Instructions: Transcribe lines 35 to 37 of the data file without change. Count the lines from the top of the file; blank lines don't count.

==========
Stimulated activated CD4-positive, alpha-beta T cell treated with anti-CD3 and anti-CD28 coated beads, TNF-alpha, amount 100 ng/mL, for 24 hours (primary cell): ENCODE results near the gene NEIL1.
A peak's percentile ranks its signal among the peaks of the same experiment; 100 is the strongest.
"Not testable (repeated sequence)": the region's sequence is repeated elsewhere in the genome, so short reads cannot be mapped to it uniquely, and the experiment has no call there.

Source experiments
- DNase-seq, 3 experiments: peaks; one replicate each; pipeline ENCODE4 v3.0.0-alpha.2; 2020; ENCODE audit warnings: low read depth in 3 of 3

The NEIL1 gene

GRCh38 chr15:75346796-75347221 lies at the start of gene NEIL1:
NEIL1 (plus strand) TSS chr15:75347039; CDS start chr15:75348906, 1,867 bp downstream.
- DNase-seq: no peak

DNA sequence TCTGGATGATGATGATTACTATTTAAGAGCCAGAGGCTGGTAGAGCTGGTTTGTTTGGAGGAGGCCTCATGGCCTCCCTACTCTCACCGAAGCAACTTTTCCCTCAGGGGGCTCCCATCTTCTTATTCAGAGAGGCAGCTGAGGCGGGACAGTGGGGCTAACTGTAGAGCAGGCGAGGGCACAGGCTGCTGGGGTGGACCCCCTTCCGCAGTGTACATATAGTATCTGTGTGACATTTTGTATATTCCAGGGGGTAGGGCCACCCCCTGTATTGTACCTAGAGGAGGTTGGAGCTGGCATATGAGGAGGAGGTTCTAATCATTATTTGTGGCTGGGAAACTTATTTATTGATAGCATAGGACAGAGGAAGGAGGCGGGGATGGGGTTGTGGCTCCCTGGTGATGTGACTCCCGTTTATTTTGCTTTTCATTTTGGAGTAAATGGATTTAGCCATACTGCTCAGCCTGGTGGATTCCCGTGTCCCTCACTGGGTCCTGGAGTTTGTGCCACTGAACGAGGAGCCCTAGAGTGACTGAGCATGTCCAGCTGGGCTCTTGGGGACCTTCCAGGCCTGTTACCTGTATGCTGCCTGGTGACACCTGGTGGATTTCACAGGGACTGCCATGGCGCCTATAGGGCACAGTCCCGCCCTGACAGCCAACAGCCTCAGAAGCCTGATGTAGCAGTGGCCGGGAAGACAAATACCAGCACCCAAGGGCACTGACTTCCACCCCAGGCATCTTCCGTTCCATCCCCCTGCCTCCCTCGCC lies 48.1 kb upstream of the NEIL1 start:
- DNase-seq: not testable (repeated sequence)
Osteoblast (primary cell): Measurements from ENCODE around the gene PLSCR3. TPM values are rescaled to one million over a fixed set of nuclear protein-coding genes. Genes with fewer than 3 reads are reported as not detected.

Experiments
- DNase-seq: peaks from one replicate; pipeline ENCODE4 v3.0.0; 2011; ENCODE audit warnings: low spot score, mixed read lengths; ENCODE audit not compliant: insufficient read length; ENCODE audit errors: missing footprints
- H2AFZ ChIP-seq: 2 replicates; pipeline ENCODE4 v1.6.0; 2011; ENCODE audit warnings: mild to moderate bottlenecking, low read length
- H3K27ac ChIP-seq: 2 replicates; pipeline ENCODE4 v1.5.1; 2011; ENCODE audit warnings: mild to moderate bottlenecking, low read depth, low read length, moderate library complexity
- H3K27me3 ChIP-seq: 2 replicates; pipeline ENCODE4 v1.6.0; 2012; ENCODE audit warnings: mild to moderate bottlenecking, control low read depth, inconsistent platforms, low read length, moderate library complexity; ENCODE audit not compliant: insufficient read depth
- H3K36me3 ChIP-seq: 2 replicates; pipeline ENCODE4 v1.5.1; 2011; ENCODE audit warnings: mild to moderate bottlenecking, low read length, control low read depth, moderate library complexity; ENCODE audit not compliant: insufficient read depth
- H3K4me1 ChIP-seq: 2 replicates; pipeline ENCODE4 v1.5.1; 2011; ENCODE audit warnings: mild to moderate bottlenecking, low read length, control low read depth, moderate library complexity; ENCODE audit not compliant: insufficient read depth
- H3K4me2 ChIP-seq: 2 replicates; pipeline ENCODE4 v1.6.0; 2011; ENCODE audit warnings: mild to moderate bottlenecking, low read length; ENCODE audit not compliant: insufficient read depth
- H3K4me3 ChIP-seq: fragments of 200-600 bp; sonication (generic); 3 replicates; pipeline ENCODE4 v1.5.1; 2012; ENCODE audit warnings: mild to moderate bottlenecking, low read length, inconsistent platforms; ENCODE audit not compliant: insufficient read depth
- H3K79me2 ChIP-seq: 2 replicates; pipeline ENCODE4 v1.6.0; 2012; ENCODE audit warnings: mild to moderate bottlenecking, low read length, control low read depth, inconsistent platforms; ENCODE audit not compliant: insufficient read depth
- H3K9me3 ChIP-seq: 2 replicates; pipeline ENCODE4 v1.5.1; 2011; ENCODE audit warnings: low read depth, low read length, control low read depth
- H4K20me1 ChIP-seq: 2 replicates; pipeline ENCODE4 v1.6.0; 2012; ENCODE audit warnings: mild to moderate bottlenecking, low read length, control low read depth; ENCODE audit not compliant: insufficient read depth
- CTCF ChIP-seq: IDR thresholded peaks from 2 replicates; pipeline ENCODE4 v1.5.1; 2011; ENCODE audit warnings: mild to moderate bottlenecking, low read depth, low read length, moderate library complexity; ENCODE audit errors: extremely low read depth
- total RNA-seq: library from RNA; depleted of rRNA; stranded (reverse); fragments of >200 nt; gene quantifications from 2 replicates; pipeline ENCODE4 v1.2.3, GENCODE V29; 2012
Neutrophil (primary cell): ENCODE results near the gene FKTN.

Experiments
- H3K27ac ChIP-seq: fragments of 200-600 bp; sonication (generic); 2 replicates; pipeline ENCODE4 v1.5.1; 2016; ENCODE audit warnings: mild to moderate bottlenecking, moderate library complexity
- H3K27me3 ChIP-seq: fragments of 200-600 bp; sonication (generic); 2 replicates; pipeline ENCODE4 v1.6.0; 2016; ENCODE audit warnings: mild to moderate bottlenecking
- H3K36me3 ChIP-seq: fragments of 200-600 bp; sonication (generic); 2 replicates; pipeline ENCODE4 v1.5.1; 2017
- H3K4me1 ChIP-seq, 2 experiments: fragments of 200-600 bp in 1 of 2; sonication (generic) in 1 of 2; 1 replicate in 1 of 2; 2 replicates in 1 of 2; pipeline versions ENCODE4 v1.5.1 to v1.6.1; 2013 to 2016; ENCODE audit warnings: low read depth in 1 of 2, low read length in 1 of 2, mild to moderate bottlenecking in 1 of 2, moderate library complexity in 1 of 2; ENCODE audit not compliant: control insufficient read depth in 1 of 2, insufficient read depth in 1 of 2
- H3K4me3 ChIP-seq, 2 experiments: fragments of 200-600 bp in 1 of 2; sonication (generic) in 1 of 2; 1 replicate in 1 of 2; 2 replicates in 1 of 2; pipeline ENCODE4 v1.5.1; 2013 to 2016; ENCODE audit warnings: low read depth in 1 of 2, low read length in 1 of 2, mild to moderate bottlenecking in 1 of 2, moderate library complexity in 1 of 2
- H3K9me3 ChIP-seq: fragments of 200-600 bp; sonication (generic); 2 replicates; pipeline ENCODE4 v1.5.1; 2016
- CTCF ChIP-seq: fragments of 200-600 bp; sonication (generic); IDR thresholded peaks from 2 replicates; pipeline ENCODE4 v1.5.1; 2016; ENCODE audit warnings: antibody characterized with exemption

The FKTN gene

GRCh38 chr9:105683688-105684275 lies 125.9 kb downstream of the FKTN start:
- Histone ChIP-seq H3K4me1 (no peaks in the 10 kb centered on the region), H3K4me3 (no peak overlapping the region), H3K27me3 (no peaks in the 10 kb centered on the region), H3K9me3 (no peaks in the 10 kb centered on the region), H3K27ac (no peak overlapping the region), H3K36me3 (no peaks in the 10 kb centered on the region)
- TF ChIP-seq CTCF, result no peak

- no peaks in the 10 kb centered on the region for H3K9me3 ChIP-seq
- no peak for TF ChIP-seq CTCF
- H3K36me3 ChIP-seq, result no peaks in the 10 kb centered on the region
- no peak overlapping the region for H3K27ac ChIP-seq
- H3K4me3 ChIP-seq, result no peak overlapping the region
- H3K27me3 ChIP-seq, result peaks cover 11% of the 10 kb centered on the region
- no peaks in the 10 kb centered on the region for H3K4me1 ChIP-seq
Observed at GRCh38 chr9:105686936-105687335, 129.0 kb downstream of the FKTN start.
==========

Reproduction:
- CTCF ChIP-seq: fragments of 200-600 bp; sonication (generic); IDR thresholded peaks from 2 replicates; pipeline ENCODE4 v1.5.1; 2016; ENCODE audit warnings: antibody characterized with exemption

The FKTN gene

GRCh38 chr9:105683688-105684275 lies 125.9 kb downstream of the FKTN start: